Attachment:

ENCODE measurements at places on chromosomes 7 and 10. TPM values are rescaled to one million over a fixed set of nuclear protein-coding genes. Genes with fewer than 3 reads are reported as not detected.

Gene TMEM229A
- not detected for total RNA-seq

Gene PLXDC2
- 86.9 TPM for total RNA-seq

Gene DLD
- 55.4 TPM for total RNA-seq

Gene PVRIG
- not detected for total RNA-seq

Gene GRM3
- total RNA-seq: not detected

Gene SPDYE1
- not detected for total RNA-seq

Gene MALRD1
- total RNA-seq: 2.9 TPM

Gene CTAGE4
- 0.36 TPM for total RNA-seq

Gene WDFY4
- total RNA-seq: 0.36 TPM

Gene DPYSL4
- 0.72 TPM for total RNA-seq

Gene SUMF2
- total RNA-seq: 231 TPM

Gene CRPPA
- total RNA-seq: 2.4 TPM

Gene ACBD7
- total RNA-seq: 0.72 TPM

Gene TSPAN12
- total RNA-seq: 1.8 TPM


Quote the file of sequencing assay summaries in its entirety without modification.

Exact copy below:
ENCODE measurements at places on chromosomes 7 and 10. TPM values are rescaled to one million over a fixed set of nuclear protein-coding genes. Genes with fewer than 3 reads are reported as not detected.

Gene TMEM229A
- not detected for total RNA-seq

Gene PLXDC2
- 86.9 TPM for total RNA-seq

Gene DLD
- 55.4 TPM for total RNA-seq

Gene PVRIG
- not detected for total RNA-seq

Gene GRM3
- total RNA-seq: not detected

Gene SPDYE1
- not detected for total RNA-seq

Gene MALRD1
- total RNA-seq: 2.9 TPM

Gene CTAGE4
- 0.36 TPM for total RNA-seq

Gene WDFY4
- total RNA-seq: 0.36 TPM

Gene DPYSL4
- 0.72 TPM for total RNA-seq

Gene SUMF2
- total RNA-seq: 231 TPM

Gene CRPPA
- total RNA-seq: 2.4 TPM

Gene ACBD7
- total RNA-seq: 0.72 TPM

Gene TSPAN12
- total RNA-seq: 1.8 TPM